Report: Wolves guard pointed rifle at family outside home, where nearly 2 pounds of marijuana was stashed

Robert Marvi
4 Min Read
Chuck Cook-USA TODAY Sports

Minnesota Timberwolves guard Malik Beasley is facing serious legal ramifications following an incident he was allegedly involved in last month.

“Timberwolves guard Malik Beasley last month aimed a rifle at a couple and their teenage daughter in an SUV outside his Plymouth home, where a large stash of marijuana and other guns were seized by police, according to charges filed Thursday,” wrote Paul Walsh of the Star Tribune.


“Beasley, 23, was charged in Hennepin County District Court with drug possession and threats of violence. Montana Yao, an Instagram model and the mother of their 1 ½-year-old son, was charged with a felony drug count.”

Beasley just completed his fourth season in the NBA. He was originally the 19th overall pick in the 2016 NBA Draft by the Denver Nuggets.

After a modest start to his career, Beasley was traded to the T-Wolves midway through this past season. In 14 games with his new employer, he did very well, averaging 20.7 points per game, while making 42.6 percent of his 3-pointers.

According to reports, the incident seemed to be pretty severe and sinister.

“A couple was on the annual Parade of Homes tour Sept. 26 with their daughter and pulled up in an SUV to the home Beasley and Yao rent but saw it was roped off,” wrote Walsh. “While they were pulled over to look up another home to visit, Beasley tapped on the vehicle’s window and pointed a rifle at them and shouted an expletive while telling them to get off his property.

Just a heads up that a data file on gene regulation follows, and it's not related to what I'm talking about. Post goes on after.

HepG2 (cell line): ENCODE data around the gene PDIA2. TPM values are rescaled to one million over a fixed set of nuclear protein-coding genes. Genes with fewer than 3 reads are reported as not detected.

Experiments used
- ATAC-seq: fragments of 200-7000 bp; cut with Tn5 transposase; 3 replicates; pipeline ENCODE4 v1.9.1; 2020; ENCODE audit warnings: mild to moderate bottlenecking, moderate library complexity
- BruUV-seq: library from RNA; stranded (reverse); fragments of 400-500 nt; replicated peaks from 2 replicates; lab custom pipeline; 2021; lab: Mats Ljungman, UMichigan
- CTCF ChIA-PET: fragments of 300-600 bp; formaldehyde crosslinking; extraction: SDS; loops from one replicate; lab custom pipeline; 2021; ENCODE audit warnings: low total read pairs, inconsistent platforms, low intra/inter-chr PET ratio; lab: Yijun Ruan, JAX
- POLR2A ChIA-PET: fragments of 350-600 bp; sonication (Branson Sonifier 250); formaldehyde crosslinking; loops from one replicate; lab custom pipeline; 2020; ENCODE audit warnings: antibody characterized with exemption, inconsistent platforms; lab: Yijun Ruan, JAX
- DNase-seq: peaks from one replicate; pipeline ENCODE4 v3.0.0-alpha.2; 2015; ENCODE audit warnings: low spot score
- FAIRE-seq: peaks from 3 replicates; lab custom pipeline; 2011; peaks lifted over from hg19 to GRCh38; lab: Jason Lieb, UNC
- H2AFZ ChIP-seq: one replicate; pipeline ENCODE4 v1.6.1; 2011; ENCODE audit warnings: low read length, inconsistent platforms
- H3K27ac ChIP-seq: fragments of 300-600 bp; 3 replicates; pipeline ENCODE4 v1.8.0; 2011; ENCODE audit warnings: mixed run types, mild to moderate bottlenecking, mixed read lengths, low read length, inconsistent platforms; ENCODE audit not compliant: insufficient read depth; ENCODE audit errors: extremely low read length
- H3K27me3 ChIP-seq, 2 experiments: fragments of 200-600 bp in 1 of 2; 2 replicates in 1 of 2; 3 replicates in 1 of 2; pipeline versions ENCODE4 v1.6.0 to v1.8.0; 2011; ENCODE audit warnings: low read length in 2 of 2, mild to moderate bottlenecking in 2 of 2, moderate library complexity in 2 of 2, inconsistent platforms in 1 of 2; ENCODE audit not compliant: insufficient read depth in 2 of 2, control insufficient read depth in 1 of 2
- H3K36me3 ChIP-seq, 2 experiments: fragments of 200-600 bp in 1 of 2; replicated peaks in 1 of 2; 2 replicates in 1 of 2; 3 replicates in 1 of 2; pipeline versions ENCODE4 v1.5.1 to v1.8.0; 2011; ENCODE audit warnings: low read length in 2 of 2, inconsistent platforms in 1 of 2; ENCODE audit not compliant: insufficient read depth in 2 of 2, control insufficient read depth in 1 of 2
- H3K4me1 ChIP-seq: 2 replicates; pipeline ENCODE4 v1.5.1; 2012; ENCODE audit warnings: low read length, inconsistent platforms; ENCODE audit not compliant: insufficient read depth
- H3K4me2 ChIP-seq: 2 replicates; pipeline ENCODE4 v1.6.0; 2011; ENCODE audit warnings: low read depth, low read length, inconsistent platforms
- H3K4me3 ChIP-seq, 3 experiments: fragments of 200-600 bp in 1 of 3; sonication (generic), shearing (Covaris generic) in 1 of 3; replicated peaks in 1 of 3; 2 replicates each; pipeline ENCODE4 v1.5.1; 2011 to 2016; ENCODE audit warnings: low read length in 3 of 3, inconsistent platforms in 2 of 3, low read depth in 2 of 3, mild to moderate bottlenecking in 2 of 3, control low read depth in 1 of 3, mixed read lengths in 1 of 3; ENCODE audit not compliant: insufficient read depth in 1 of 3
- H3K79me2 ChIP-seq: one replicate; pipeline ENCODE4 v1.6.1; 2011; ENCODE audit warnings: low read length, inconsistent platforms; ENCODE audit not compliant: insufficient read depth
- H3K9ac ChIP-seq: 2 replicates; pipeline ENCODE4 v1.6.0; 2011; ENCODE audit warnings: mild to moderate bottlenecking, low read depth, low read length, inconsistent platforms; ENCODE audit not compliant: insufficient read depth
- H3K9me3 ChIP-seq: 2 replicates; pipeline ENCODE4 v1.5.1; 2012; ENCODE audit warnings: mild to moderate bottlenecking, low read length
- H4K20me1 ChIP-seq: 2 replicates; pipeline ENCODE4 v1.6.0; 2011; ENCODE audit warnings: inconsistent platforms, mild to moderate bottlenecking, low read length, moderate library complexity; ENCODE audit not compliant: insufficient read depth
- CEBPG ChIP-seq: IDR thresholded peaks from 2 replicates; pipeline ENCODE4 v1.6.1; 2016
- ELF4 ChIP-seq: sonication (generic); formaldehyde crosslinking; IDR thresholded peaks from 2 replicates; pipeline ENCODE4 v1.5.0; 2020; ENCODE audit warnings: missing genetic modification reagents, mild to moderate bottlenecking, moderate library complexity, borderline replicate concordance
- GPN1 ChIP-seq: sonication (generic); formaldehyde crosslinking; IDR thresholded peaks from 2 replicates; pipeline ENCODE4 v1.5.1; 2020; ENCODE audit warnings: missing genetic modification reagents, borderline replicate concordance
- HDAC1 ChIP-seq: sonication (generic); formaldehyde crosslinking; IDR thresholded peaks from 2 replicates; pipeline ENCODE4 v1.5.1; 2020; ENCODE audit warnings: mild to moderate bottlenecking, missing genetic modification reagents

“Beasley continued to train his ‘all-black assault rifle with a forehand grip’ and a scope at the SUV as it drove away, the complaint read.


“A police search of the home turned up a 12-gauge shotgun, a handgun and a rifle that matched the description given by the couple in the SUV. The officers also tended to the son of Beasley and Yao in the home.


“Officers detected an overwhelming odor of marijuana and soon located more than 1 ¾ pounds of the drug in the basement living room and main floor office. Next to the stash was a notebook with rules for smoking the drug in the house.


“Police seized video recordings from interior surveillance cameras that showed Beasley grabbing a rifle and making ‘sounds like shots were being fired.’ He then went outside about the time the family in the SUV was confronted.”

Such a crime usually carries serious penalties should the perpetrator be found guilty. However, if Beasley is found guilty, his sentence may end up being a little lighter, at least according to one defense attorney.

“Joe Tamburino, a longtime Twin Cities defense attorney not involved in the case, said that ‘if what the complaint says is true, Mr. Beasley caught a huge break by not being charged with three counts of second-degree assault with a dangerous weapon. … His charges are minor compared to what they could have charged him with,’” wrote Walsh.

Beasley, who’s about to turn 24 next month, will be a free agent once the NBA’s off-season transactional period officially begins.

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Robert is a native of Santa Monica, Calif. and a graduate of the University of California, Santa Barbara. He has been an avid NBA and NFL fan since he was a little kid in the mid-'90s, and he has always loved soaking up knowledge about both leagues and their respective histories. He feels strongly that sports aren't just entertainment, but also a means for learning life lessons.